The American Antiquarian Society 2007 Summer Seminar
June 18–22, 2007
Seminar Director: Wayne Franklin, University of Connecticut at Storrs
Visiting Faculty: Lance Schachterle, Associate Provost, Worcester Polytechnic Institute; Jeffrey Walker, Associate Professor of English, Oklahoma State University; David Whitesell, Curator of Books, AAS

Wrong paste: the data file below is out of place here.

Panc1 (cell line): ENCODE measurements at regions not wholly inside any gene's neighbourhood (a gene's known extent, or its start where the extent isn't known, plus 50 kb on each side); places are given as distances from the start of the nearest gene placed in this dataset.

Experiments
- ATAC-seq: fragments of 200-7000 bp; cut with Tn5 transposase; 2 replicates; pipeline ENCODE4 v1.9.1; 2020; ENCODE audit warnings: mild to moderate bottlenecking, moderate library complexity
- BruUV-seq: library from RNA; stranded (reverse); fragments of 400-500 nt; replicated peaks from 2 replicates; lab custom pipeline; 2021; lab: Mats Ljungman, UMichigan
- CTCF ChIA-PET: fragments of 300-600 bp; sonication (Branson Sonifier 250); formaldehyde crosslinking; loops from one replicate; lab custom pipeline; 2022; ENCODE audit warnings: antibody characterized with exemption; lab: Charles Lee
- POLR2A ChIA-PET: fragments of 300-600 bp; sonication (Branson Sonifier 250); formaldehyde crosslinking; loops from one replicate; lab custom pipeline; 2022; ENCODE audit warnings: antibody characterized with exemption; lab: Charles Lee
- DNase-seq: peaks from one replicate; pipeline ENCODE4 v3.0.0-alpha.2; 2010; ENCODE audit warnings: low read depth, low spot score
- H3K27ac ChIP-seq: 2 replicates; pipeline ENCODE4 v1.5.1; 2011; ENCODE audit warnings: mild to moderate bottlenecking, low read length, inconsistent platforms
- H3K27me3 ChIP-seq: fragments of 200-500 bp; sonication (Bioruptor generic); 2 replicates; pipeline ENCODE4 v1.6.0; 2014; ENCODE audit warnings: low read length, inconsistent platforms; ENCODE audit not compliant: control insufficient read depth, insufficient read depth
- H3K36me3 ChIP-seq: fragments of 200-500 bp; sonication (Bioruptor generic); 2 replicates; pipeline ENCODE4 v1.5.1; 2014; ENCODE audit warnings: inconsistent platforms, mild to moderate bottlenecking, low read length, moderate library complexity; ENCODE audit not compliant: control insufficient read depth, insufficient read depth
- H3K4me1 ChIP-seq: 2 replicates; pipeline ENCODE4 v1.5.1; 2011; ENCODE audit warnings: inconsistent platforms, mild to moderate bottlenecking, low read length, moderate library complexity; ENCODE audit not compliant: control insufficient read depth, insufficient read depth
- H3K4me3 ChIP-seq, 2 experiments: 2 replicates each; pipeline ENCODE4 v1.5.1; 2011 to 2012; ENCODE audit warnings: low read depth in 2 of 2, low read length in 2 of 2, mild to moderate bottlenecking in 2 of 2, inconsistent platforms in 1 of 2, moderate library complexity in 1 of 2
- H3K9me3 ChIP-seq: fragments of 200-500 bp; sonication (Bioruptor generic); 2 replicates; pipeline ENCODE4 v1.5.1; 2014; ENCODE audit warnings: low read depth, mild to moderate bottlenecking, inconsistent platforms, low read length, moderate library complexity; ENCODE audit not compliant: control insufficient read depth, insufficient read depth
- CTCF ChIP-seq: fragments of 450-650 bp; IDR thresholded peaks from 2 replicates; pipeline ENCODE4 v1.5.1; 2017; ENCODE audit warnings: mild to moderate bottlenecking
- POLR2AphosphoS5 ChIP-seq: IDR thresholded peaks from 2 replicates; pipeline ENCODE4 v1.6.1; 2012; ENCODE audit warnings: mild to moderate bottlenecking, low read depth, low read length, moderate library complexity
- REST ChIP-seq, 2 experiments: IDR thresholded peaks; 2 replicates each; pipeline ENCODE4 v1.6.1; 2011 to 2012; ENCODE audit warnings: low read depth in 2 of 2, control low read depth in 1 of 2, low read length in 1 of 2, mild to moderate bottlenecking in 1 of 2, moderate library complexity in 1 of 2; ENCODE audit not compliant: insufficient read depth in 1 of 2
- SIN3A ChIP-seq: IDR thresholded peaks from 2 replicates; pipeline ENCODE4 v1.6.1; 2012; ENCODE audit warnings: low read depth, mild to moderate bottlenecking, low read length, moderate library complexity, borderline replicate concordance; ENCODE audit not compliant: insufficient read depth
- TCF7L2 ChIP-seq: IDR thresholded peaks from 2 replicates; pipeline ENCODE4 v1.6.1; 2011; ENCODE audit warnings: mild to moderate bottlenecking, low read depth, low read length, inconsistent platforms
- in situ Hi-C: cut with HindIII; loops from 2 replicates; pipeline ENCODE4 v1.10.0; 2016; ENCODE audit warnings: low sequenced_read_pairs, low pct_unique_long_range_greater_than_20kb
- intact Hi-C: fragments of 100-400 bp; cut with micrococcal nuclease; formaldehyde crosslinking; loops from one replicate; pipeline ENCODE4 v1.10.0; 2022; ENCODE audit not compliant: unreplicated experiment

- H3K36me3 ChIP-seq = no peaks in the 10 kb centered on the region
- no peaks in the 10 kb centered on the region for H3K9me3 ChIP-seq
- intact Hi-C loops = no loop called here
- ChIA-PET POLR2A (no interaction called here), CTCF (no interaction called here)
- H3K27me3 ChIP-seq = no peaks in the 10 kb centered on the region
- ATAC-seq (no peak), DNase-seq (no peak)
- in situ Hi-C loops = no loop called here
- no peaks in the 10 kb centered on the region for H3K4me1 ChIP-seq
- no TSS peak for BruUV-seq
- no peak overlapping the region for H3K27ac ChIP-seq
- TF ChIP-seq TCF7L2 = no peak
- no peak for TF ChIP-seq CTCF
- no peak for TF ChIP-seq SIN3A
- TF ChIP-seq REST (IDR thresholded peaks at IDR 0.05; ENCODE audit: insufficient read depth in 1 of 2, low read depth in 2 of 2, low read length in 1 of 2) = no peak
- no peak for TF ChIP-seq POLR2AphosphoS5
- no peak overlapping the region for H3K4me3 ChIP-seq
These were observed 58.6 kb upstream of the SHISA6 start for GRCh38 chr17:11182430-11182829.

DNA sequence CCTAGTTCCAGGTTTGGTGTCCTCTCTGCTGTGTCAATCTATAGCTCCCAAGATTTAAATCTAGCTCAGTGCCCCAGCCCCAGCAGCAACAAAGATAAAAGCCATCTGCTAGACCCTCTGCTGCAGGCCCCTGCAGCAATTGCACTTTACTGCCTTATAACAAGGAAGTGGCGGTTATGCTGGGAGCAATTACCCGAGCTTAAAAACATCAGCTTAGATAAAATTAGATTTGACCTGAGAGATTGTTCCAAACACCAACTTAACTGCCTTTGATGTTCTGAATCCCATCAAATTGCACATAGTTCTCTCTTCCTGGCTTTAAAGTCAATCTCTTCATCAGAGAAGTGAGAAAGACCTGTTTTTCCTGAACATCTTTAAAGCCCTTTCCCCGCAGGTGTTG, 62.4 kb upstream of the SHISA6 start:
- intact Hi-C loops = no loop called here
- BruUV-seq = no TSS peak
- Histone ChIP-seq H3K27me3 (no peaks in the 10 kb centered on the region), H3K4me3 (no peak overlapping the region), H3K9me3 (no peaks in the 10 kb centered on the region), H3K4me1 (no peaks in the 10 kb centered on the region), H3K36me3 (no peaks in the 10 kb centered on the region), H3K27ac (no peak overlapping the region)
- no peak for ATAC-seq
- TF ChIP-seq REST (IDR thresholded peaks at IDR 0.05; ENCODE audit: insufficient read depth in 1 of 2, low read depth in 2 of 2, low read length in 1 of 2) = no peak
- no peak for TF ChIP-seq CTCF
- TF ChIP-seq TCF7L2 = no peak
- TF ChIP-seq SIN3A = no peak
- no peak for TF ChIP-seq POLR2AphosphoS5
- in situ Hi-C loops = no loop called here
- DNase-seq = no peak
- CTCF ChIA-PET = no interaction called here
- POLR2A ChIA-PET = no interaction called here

"Re-reading the Early Republic" will explore the expansion of the press as an element in American public culture from the end of the Revolution to 1830. This was a period of remarkable growth in both the number and nature of items published and in the role of the press in public life. Paying particular attention to the practices of textual production as these evolved across the five decades, we shall be concerned with three key issues: 1) authorial practices -- how writers conceived and produced their texts as both intellectual constructs and material artifacts; 2) printing and publishing practices -- how texts moved from manuscript to print and then to and through the market; and 3) reading practices -- how books were owned and understood by individual readers, as well as how they were handled in and by the periodical press. To focus these concerns, we shall look at a trio of examples from the period. The first is provided by the French émigré essayist St. Jean de Crèvecoeur: we shall consider how he wrote and organized Letters from an American Farmer (1782) and its associated texts (both the so called Sketches of Eighteenth-Century America and the "Agricola" papers, as well as the two vastly expanded French "translations" of Letters), and how parts of these texts were re circulated in the American periodical press. The second example centers on how the various texts penned by members of the Lewis and Clark Expedition in 1803-1806 were edited and altered as they began to make their way into print, especially how the key contemporary record of expedition, the 1814 Paul Allen Nicholas Biddle History, shaped immediate public understanding of the Louisiana Territory. The third example centers on the immensely popular fiction of James Fenimore Cooper, whose authorial practices from 1820 to 1830 were experimental both conceptually and in terms of how they were produced for Cooper's growing public in the United States and abroad. This part of the seminar will make special use of the riches in the Antiquarian Society's Cooper collection, including manuscripts of various published works, correspondence with his literary agents and publishers, and other documents. Finally, since all three of these examples from the period have undergone exhaustive re editing in the past thirty years, we shall ask how modern editorial treatment of texts alters the way in which an earlier period is -- and should be -- read and understood. Our primary reading will be Letters from An American Farmer and Sketches of Eighteenth Century America, ed. Albert E. Stone, Gary E. Moulton's Definitive Journals of the Lewis and Clark Expedition (both on-line and the one volume abridgement), and the Cooper edition's version of The Red Rover, ed. by Thomas and Marianne Philbrick.
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